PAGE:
A shameful myth
In order to execute an abomination, it helps to create myths about the victims:
The Jews aim for world domination, all gypsies are thieves, all blacks abuse government assistance programs.
It’s a national abomination that 1.3 million Americans lost their extended unemployment benefits over Christmas. Bring forth the myth: Extending benefits only causes the unemployed to prolong their search for work, or not to look for work at all. End the benefits and they’ll find work.
This suggests that suddenly unemployment will fall nationally from 7 percent to who knows? But do you want to bet that ending extended unemployment benefits won’t move the unemployment number at all?
Being unemployed isn’t a vacation. It’s not a glorious excuse to watch television at home and snigger at working stiffs who get a paycheck, have savings, take vacations, hope for promotions, and whose children will be able to afford to go to college.
Unemployment means cold economic fear — fear of not being able to provide for yourself and your loved ones; fear that your marriage will crumble; fear that your children will have the humiliation of not having the clothes, the electronic gadgets, the sports equipment, the vacations, the meals out and the college education, without which one is doomed to second-rateness.
What happens when a breadwinner loses a job? Fear for the future becomes a constant companion: It erodes the good times of family life and confiscates future plans. The specter of hunger and homelessness pushes out laughter and dreams. Worry moves in and begins to dominate a household, an unwelcome but palpable presence.
People who are sick to their stomachs with economic worry don’t laugh much. Joblessness silences the normal joys of life.
Unemployment is not something I’ve read about. As a young man, I suffered its debilitating privations both in London and in New York. I was even evicted from an apartment in New York because I couldn’t pay the rent. Where will I go? How will I eat? What will become of me. These survival fears are multiplied a hundredfold when there are dependent children.
The jobless, although they may be so through no fault of their own, blame themselves and sink into self-flagellating despair. The desire to work where there is no work is a hunger to belong, a hunger to be useful, a hunger to provide for loved ones, and a hunger for the simple dignity of going to work.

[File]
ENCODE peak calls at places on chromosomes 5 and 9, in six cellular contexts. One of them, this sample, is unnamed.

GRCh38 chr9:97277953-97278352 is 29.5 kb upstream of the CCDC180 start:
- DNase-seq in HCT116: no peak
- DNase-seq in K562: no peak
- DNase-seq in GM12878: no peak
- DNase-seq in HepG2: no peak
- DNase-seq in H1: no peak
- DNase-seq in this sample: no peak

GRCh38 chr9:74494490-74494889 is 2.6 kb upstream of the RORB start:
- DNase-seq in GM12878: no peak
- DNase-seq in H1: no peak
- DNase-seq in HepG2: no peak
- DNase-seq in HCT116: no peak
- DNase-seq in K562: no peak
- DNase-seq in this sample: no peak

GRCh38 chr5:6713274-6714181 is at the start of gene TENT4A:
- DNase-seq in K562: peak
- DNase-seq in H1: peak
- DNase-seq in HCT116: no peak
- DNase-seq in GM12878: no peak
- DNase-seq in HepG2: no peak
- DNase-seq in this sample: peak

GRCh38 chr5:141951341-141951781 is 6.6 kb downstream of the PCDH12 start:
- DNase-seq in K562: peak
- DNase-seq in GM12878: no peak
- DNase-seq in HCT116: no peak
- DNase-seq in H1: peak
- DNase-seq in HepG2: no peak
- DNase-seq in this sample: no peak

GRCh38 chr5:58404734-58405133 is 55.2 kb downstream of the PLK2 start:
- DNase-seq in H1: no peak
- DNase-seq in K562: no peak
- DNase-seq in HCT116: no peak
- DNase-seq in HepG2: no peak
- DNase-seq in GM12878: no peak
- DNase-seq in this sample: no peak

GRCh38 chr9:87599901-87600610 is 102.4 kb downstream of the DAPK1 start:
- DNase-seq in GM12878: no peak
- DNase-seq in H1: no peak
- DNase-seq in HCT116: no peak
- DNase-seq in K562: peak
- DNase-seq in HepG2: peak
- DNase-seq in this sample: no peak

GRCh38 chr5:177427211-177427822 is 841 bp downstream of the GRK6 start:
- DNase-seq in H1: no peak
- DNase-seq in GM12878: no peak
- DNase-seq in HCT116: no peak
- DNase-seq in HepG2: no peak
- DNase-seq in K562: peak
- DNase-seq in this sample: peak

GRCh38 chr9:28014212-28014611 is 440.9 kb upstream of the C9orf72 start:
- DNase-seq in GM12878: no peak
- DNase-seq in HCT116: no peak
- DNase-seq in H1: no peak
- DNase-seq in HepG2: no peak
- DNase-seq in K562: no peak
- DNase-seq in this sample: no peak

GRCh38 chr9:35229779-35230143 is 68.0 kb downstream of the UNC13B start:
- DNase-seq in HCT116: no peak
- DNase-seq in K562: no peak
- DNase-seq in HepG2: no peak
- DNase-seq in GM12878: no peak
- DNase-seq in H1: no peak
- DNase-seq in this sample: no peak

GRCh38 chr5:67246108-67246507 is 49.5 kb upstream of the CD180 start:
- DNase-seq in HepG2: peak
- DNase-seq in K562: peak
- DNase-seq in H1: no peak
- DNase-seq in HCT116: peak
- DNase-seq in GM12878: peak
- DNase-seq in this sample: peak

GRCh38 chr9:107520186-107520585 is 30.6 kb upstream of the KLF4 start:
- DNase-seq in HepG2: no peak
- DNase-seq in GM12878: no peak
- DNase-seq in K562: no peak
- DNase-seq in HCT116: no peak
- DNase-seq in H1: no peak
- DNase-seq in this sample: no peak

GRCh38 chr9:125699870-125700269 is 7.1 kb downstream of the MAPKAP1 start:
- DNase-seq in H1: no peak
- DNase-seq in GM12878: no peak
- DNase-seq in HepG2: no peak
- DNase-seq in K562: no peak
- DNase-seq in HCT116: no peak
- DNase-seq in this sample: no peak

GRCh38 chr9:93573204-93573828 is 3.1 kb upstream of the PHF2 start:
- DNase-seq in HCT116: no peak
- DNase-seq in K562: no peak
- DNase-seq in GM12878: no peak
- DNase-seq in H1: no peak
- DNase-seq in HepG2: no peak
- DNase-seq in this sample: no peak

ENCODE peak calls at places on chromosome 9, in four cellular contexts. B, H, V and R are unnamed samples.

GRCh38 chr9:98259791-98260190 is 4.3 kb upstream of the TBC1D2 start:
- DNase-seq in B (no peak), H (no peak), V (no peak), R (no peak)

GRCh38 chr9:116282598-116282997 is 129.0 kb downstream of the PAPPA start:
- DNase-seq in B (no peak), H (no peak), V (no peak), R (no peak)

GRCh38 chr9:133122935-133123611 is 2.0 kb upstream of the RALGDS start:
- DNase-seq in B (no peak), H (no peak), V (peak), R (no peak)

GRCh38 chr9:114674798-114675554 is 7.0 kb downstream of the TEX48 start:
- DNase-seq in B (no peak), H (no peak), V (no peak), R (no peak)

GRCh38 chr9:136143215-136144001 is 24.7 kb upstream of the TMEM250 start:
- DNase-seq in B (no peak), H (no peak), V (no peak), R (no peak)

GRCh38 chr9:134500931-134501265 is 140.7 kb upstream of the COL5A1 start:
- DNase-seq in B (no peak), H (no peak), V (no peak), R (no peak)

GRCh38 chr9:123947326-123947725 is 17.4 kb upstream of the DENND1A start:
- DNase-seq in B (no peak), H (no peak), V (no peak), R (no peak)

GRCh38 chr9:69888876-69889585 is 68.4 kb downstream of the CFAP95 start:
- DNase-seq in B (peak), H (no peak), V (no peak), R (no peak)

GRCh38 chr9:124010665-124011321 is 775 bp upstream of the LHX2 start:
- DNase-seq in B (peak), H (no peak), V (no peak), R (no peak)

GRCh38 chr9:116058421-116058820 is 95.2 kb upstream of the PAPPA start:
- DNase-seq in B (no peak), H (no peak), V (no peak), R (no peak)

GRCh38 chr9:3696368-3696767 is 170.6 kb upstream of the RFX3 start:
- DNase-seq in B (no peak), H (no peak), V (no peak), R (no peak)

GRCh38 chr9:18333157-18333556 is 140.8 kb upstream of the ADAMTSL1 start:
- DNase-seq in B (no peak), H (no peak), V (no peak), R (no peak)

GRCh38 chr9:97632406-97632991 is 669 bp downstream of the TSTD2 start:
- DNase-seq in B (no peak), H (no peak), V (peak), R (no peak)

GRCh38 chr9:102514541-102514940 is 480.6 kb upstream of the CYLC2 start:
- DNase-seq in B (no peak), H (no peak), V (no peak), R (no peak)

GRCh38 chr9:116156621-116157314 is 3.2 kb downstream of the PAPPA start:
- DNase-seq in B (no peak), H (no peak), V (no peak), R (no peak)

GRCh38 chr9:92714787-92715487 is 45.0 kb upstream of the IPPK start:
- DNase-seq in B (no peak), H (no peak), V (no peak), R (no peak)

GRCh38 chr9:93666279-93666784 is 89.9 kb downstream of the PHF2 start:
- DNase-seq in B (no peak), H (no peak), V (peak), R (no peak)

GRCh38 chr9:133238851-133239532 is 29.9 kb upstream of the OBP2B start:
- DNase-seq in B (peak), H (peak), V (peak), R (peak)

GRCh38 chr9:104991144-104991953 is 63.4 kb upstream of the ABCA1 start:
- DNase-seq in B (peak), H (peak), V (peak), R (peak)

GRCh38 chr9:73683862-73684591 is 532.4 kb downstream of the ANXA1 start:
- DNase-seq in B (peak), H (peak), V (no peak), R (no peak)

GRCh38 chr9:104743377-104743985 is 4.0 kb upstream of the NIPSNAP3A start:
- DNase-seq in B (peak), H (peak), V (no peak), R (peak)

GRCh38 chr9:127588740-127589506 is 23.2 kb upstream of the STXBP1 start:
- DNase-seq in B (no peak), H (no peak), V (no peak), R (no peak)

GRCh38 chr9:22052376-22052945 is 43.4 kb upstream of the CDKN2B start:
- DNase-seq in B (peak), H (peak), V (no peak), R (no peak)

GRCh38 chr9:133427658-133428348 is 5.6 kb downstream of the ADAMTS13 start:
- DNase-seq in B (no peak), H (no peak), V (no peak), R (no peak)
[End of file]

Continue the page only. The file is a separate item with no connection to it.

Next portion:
Going to work is a beautiful thing. Not going to work is an ugly thing — ugly in all the horrors that can descend on a person or a family.
Unemployment insurance is not the solution, but it’s a help; it’s not a substitution, just a help — a desperately important shelter in a storm. It’s not, as one conservative commentator suggested, about paying people not to work. It’s about paying people to live, until they find work in an economy that is changing the very nature of work.
In his masterpiece “The Sun Also Rises,” Ernest Hemingway wrote:
“How did you go bankrupt?” Bill asked.
“Two ways,” Mike said. “Gradually, then suddenly.”
If Congress follows Senate Majority Leader Harry Reid’s plan to pass a three-month unemployment benefits extension when it reconvenes on Jan. 6, then a ghastly Christmas nightmare will be somewhat alleviated for 1.3 million Americans, who gradually or suddenly fell out of work — and some into bankruptcy — and will still have to pound the pavements, looking for those elusive jobs that will bring hope and dignity back into their shattered lives.
No unemployment checks for our fellow Americans is an abomination, originating with congressional indifference, buttressed by conservative mythology.
Llewellyn King is executive producer and host of “White House Chronicle” on PBS.